The offshore trust reigns supreme when it comes to superiority and efficiency in the asset protection world. They are not subject to the jurisdiction of United States courts nor can they be persuaded by results-oriented U.S. judges and juries. In fact, if properly structured, the offshore trust provides more protection and security than any other structure utilized in the asset protection realm (with the caveat that the offshore trust may not be necessary in every circumstance).
Still, when used in combination with the limited liability company, limited partnership and other offshore and onshore structures, the offshore trust is a formidable tool that gives you much leverage against a creditor.
As an aside, note that offshore trusts should not be the only thing relied upon to protect your assets (hence the emphasis from the previous sentence). On the one hand, putting all or nearly all of your assets in a trust will make your future potential creditors feel like leprechauns about to get their pot of gold — ambitious. On the other hand, asset protection planning should paint a picture of life planning, i.e. preserving your wealth for future generations, and not the kind of planning that judges and juries will skew as one devised for debt avoidance; offshore trusts carry that much undeserved stigma. Therefore, as the saying goes, you should always have more than one arrow in your quiver.
I. Brief History
The concept of protecting your assets with a trust has existed for hundreds of years under the common law (as opposed to civil law). Trusts have withstood the test of time and are established vehicles for invalidating the claims of creditors, or better said, measures of protecting the financial future for your heirs and beneficiaries. Traditionally, of course, this meant protecting assets that you, the settlor, ceded control and ownership over not for your own benefit, but rather for the benefit of someone else. And this is how the trust was originally intended to operate: what you do not own cannot be taken away.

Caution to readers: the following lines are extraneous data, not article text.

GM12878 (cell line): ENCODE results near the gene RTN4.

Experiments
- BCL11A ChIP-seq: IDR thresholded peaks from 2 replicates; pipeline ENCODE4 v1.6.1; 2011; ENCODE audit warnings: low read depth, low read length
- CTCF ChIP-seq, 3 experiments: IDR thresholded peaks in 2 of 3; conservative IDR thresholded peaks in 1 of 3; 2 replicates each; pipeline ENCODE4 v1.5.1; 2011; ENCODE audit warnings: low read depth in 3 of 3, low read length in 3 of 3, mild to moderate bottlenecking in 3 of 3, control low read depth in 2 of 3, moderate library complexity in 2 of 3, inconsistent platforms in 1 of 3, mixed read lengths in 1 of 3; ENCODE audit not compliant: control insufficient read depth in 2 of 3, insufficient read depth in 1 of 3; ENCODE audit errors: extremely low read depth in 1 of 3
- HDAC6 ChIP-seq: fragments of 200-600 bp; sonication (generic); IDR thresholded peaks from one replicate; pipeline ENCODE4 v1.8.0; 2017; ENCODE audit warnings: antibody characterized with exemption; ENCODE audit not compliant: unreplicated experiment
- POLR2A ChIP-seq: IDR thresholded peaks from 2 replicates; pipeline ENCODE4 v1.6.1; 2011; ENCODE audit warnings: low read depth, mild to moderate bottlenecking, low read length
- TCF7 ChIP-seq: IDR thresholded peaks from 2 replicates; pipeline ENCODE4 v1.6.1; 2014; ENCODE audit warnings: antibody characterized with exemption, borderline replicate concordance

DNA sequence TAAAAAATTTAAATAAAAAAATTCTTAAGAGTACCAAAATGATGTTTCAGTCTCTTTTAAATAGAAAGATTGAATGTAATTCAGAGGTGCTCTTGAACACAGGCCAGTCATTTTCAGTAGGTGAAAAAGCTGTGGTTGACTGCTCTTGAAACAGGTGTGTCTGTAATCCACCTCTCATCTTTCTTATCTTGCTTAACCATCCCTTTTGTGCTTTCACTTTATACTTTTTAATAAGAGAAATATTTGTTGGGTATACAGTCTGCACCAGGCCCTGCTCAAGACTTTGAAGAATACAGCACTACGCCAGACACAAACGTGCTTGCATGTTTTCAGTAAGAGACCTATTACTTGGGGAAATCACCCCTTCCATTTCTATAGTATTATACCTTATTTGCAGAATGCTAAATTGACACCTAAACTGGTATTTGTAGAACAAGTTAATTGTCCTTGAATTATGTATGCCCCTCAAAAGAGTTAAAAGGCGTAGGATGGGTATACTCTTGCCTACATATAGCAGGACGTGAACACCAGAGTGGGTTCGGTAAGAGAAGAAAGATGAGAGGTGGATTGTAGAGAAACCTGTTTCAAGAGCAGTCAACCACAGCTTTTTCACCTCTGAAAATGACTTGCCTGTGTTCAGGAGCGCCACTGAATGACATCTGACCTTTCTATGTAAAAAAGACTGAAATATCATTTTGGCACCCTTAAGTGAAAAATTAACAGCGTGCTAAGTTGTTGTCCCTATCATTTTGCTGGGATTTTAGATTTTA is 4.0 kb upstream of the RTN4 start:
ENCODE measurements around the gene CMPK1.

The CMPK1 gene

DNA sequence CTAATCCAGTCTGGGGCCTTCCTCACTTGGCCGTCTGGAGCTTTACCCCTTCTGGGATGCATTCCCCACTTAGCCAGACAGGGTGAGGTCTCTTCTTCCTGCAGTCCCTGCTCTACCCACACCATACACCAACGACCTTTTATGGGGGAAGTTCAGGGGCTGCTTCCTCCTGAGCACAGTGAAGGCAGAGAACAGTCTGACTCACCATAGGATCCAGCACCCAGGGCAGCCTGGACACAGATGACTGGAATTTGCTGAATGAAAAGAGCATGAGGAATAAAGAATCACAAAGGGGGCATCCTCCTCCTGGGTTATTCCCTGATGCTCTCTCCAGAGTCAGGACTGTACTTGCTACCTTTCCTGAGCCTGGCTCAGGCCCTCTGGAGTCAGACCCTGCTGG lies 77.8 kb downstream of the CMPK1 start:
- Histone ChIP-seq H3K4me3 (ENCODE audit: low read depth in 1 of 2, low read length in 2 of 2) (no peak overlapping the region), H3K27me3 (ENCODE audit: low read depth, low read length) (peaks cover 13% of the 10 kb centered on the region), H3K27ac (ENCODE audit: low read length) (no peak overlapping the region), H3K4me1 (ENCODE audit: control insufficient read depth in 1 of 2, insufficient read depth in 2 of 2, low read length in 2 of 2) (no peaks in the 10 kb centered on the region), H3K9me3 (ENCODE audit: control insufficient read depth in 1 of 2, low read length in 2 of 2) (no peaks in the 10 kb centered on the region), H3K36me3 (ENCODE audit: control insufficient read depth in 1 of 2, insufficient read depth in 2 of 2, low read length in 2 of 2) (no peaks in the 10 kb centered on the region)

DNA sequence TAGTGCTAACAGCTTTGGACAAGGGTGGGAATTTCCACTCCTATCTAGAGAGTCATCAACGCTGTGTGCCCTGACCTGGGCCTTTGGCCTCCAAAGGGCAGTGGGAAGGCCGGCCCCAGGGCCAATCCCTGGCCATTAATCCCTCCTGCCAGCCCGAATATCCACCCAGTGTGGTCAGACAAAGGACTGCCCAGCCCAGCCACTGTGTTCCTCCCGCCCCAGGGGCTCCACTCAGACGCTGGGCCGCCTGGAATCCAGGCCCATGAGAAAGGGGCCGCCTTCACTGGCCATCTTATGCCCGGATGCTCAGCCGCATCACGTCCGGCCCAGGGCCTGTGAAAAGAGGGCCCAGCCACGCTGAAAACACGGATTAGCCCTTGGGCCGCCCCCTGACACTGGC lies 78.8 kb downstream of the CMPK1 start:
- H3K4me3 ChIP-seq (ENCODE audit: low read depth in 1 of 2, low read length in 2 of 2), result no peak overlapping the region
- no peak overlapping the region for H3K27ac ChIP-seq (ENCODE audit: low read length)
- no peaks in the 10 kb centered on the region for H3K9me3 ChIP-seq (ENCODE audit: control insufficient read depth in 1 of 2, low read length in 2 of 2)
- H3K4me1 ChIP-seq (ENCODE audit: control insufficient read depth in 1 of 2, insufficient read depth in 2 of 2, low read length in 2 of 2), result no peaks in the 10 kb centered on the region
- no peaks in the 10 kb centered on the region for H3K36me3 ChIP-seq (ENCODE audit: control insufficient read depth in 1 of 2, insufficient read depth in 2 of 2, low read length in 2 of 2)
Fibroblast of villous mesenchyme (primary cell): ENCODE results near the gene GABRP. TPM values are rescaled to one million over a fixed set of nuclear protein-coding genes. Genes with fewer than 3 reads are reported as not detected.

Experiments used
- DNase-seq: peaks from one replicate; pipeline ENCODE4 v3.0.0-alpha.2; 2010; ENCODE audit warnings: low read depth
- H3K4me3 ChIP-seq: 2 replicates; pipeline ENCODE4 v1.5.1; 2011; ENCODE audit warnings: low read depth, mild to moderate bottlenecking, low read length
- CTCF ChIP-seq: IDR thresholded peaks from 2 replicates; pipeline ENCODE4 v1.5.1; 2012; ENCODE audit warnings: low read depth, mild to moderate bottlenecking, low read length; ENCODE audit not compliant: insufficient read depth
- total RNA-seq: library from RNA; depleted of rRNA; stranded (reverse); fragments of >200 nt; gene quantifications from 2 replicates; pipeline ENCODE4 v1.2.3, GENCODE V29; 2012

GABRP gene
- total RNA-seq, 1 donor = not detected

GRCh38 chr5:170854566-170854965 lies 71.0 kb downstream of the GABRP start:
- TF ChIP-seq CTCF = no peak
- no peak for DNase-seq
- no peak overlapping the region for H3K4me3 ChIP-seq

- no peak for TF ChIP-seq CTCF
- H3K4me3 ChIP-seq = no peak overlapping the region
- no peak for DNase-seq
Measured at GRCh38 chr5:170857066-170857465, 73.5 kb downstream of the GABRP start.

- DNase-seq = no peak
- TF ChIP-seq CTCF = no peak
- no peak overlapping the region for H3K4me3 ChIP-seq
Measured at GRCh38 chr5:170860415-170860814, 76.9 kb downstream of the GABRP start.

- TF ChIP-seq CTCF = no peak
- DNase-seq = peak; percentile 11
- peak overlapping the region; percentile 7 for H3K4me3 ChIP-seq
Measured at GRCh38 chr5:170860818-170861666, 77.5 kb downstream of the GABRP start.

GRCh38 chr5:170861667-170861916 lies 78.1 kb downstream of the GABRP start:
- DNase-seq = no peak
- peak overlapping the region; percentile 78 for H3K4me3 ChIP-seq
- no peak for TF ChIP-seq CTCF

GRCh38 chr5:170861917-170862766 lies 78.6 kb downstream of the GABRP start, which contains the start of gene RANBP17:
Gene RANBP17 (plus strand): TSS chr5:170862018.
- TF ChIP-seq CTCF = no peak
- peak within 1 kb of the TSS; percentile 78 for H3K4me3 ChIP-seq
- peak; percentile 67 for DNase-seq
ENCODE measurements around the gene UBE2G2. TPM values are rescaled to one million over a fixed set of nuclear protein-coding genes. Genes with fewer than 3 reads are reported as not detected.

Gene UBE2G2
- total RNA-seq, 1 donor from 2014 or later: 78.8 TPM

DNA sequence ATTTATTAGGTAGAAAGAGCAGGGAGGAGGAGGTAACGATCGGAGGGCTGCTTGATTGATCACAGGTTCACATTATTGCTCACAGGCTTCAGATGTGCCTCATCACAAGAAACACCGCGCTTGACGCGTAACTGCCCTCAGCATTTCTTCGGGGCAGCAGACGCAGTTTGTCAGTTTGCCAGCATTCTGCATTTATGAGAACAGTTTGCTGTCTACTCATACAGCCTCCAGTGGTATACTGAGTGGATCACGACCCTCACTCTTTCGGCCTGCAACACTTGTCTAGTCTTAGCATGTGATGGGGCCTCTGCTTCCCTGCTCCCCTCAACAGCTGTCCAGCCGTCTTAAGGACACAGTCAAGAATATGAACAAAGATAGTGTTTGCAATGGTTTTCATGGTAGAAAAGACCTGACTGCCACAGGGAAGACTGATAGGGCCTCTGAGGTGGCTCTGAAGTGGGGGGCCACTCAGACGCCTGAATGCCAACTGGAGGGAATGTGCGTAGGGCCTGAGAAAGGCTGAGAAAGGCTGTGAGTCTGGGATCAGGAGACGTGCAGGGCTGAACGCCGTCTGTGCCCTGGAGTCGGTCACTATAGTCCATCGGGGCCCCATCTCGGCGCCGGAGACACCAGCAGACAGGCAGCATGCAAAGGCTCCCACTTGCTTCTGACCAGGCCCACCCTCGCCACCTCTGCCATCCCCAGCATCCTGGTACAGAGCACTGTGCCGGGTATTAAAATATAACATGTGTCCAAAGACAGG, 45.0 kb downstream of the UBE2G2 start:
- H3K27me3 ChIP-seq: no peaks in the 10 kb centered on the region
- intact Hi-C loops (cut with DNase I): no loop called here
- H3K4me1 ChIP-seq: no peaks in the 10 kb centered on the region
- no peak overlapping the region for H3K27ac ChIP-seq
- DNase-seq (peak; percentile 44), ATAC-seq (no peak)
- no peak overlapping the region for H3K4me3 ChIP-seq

Fast forward to today and enter the self-settled spendthrift trust. Modern trust law has evolved and a handful of offshore jurisdictions, such as the Cook Islands and Belize, and even some U.S. states, now permit this new creature. The self-settled spendthrift trust allows the settlor to protect his assets against the claims of his own creditors. In essence, the settlor of the trust is also a beneficiary.
The following illustrates the difference between the traditional and self-settled spendthrift trust:
Evidently, allowing one to simply put his assets in trust and remain creditor proof is against the public policy of most U.S. states. For that reason, offshore self-settled spendthrift trusts are the subject of great criticism by the courts while questions remain to be answered about the true effectiveness of domestic self-settled spendthrift trusts (domestic trusts are subject to the will of the judiciary). When choosing between the two, generally, and again depending on your individual circumstances, the offshore trust is king.
It has been tried, tested and is not susceptible to influence by the U.S. judiciary. Any attempt at judicially dissolving the trust or ordering the foreign trustee to turn over its corpus will not succeed, of course, when the trust has been properly structured. There is much to write on this topic — reasons for the why and reasons for the how — so for the sake of brevity I will focus on two fundamental clauses to include in your trust documents, both of which lend credence to the oft-repeated phrase of this post: a properly structured offshore trust.
II. Duress Clause
The trustee is the person who administers and manages trust assets. Given that a trust is basically a three-way contract between the trustee, beneficiary and settlor, provisions can be added to the trust document that provide for advisory and oversight positions, neither of which are the trustee. One such position can be an investment adviser (in charge of investing trust assets) and another a protector (supervises trustee actions).
Other powers granted to the non-trustee can be quite broad. For example, the non-trustee may advise or even direct the trustee to distribute trust income in a particular way or to a particular individual. Furthermore, other powers granted to non-trustees, as can be the case with the trust protector, may allow such person to remove and replace the trustee. Either way, extreme caution must be exercised when granting these powers, which is why the duress clause plays a huge part in protecting your assets.
First, any person holding such power or influence over the trustee can exercise it to your detriment, both voluntarily and involuntarily. The typical case arises in the following situation: the person empowered to advise or direct the trustee lives in the United States. Subject to U.S. jurisdiction, then, the creditor will simply persuade the judge to issue an order directing the power-holder to utilize his influence over the trustee in the creditor’s favor. Thus, the power-holder may be forced to direct the trustee to repatriate trust assets or even forced to remove the hostile trustee and replace him with one favorable to the creditor.